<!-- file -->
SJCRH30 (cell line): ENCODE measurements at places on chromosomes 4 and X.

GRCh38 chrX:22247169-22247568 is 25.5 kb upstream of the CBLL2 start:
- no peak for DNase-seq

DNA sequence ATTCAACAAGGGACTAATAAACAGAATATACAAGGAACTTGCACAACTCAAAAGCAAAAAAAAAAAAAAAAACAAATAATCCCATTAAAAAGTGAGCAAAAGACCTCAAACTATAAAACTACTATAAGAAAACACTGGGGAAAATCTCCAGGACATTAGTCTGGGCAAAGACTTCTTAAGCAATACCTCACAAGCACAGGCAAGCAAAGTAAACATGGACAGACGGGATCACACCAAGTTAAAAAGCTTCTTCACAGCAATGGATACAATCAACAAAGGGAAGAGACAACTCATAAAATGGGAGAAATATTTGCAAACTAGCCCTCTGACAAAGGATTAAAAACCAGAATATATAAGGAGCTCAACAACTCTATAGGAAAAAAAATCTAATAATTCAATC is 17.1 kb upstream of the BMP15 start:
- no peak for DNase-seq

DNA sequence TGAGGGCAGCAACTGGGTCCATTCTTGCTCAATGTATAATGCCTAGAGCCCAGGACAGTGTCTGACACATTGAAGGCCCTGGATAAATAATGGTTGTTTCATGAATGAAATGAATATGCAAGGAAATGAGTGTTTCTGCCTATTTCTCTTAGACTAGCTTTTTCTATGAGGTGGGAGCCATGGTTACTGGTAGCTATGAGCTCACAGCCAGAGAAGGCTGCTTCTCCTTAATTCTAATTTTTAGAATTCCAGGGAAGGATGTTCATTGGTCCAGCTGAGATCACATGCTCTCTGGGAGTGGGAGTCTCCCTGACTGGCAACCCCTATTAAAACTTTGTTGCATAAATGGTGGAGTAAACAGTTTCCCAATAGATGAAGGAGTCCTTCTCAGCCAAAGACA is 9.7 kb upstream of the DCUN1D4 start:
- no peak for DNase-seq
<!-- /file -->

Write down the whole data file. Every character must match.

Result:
SJCRH30 (cell line): ENCODE measurements at places on chromosomes 4 and X.

GRCh38 chrX:22247169-22247568 is 25.5 kb upstream of the CBLL2 start:
- no peak for DNase-seq

DNA sequence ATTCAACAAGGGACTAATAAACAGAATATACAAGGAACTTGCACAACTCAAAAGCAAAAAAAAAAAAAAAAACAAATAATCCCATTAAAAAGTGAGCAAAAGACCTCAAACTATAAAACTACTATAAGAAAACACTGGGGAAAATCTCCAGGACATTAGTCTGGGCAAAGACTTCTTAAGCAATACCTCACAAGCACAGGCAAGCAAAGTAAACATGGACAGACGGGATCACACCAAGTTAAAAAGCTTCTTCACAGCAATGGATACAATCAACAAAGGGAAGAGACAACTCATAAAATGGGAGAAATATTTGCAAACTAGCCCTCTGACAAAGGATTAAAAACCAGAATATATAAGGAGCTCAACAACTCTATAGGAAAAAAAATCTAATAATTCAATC is 17.1 kb upstream of the BMP15 start:
- no peak for DNase-seq

DNA sequence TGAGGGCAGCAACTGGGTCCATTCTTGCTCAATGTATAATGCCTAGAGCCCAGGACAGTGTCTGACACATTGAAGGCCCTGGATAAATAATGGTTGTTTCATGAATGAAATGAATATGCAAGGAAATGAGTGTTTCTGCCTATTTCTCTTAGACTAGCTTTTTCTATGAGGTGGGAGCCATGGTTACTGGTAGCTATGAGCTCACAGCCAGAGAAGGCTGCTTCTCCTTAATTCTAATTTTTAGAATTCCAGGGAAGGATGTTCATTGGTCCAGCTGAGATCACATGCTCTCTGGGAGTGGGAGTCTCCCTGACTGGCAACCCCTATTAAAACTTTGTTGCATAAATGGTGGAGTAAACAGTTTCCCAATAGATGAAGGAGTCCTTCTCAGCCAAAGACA is 9.7 kb upstream of the DCUN1D4 start:
- no peak for DNase-seq